Twenty-nine nursing home patients were recently evacuated from the facility by ambulance when air conditioning problems created "oven-like" conditions that sent indoor temperatures soaring well above 80 degrees. Patients were described by their families as "just hanging on wheelchairs," "sweating," "wiping their brow," "wiping their mouth," and "red."
The families contacted a local TV station to report the hot conditions. The station sent a TV reporter and crew, who attempted to interview the facility's administrator. The administrator called the police to have the TV reporters and crew arrested for causing a disturbance. When police responded, they went upstairs and found the conditions so unbearable and dangerous that patients were ordered by the fire marshal to be evacuated to other nursing homes. Read more about the nursing home's temperature control problems.
The nursing home's response to this emergency is sad and typical. But for the patients' families, the news crew would not have been contacted. But for the news crew's interest in the story, they would not have responded. But for the administrator's paranoid desire to deter negative media attention, she would not have contacted police. But for the response by law enforcement, the fire marshall would not have been contacted. But for the fire marshall's thoughtful response, there would have been no evacuation of patients. But for the evacuation, there would have been 29 bodies on the second floor of the facility instead of 29 evacuees. I'll bet the administrator would not have declared an emergency at the facility unless the air conditioning in her corporate office stopped working.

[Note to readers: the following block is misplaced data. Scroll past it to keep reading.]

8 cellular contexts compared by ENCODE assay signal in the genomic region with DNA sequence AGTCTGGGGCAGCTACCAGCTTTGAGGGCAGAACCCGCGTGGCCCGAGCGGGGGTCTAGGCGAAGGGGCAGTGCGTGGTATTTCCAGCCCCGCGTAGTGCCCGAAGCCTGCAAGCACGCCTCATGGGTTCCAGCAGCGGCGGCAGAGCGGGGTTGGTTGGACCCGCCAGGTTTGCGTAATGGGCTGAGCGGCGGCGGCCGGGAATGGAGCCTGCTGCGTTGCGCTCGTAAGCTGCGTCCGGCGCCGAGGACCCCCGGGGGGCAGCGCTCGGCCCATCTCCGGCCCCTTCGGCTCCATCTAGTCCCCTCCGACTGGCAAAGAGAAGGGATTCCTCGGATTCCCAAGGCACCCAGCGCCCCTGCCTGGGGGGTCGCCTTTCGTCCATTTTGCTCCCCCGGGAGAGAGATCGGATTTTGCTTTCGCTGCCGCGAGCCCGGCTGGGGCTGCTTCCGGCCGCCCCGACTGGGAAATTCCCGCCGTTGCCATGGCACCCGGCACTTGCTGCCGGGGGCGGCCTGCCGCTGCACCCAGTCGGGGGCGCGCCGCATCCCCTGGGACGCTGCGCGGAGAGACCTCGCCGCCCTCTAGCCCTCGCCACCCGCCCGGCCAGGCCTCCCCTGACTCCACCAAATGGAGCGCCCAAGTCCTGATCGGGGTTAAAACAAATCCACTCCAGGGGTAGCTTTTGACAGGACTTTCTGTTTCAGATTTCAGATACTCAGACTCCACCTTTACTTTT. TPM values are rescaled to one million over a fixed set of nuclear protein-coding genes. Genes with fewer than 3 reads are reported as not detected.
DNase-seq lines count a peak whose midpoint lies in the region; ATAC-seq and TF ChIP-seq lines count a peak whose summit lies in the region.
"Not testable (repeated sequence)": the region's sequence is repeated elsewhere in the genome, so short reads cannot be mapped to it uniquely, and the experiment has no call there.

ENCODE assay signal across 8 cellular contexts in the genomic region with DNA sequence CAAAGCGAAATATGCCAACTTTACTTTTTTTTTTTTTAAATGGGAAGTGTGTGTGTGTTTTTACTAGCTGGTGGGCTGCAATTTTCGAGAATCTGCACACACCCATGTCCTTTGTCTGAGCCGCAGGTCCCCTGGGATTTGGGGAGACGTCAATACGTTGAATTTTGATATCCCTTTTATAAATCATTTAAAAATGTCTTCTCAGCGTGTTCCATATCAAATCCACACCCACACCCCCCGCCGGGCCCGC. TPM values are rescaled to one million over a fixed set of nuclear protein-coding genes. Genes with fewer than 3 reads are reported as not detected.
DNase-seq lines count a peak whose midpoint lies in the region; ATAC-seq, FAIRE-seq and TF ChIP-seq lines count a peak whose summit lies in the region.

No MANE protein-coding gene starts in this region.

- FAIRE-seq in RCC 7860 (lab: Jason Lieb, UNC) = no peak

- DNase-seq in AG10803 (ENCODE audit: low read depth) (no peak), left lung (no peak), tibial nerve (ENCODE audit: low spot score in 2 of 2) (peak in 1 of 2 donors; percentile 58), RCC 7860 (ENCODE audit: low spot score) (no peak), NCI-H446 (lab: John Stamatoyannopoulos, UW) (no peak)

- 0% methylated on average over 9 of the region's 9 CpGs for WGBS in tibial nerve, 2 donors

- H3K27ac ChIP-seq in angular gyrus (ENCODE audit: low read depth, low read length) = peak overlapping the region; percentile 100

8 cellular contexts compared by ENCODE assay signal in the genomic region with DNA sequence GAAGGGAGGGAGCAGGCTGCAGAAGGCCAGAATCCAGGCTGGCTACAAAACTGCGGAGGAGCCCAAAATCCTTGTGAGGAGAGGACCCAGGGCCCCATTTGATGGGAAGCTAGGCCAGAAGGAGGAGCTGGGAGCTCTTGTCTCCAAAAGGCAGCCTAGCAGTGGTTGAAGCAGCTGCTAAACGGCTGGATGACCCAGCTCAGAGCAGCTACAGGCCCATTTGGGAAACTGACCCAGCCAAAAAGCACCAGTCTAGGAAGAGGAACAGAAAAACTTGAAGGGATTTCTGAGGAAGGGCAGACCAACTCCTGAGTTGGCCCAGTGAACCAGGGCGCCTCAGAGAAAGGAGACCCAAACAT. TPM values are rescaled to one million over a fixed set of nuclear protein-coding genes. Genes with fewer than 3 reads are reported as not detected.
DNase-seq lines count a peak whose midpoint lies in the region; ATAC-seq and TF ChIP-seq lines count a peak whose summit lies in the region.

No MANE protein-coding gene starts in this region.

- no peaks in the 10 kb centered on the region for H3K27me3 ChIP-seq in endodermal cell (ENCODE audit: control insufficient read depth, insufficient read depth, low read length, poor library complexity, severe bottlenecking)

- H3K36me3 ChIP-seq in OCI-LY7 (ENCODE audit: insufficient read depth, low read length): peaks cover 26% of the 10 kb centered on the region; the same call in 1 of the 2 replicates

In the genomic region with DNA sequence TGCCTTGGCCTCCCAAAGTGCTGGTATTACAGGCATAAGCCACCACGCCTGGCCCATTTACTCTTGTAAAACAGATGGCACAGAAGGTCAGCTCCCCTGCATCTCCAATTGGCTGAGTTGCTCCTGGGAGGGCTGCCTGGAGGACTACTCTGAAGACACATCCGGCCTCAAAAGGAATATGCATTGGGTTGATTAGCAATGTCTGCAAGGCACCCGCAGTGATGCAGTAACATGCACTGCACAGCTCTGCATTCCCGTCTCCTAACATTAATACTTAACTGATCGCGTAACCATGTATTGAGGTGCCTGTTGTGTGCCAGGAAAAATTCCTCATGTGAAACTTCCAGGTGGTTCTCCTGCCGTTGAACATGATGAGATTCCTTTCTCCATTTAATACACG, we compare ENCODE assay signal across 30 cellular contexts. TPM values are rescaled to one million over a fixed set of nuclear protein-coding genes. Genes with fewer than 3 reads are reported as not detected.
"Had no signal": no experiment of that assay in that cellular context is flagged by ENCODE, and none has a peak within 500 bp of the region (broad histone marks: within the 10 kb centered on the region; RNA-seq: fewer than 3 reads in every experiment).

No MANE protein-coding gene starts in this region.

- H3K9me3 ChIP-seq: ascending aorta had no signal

Robert W. Carter, Jr. is a Virginia attorney whose law practice is dedicated to protecting the rights of the victims of nursing home and assisted living neglect and abuse in Richmond, Roanoke, Norfolk, Lynchburg, Danville, Charlottesville, and across Virginia
Posted on Thu, June 12, 2008
by Robert Carter